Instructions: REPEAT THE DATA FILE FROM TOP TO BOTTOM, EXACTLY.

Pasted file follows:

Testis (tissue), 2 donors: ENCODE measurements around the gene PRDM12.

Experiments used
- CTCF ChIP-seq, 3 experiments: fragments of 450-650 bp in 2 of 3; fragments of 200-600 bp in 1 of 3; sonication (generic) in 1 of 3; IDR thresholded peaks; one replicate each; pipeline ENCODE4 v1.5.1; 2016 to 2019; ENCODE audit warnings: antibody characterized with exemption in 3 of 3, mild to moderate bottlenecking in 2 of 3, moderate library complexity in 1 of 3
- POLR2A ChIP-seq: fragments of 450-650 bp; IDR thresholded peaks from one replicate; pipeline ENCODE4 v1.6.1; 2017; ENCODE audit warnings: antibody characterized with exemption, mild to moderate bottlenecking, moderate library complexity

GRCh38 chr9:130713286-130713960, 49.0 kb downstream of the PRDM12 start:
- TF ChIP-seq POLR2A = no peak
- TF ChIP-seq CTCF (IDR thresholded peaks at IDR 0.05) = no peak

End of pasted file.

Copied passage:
Testis (tissue), 2 donors: ENCODE measurements around the gene PRDM12.

Experiments used
- CTCF ChIP-seq, 3 experiments: fragments of 450-650 bp in 2 of 3; fragments of 200-600 bp in 1 of 3; sonication (generic) in 1 of 3; IDR thresholded peaks; one replicate each; pipeline ENCODE4 v1.5.1; 2016 to 2019; ENCODE audit warnings: antibody characterized with exemption in 3 of 3, mild to moderate bottlenecking in 2 of 3, moderate library complexity in 1 of 3
- POLR2A ChIP-seq: fragments of 450-650 bp; IDR thresholded peaks from one replicate; pipeline ENCODE4 v1.6.1; 2017; ENCODE audit warnings: antibody characterized with exemption, mild to moderate bottlenecking, moderate library complexity

GRCh38 chr9:130713286-130713960, 49.0 kb downstream of the PRDM12 start:
- TF ChIP-seq POLR2A = no peak
- TF ChIP-seq CTCF (IDR thresholded peaks at IDR 0.05) = no peak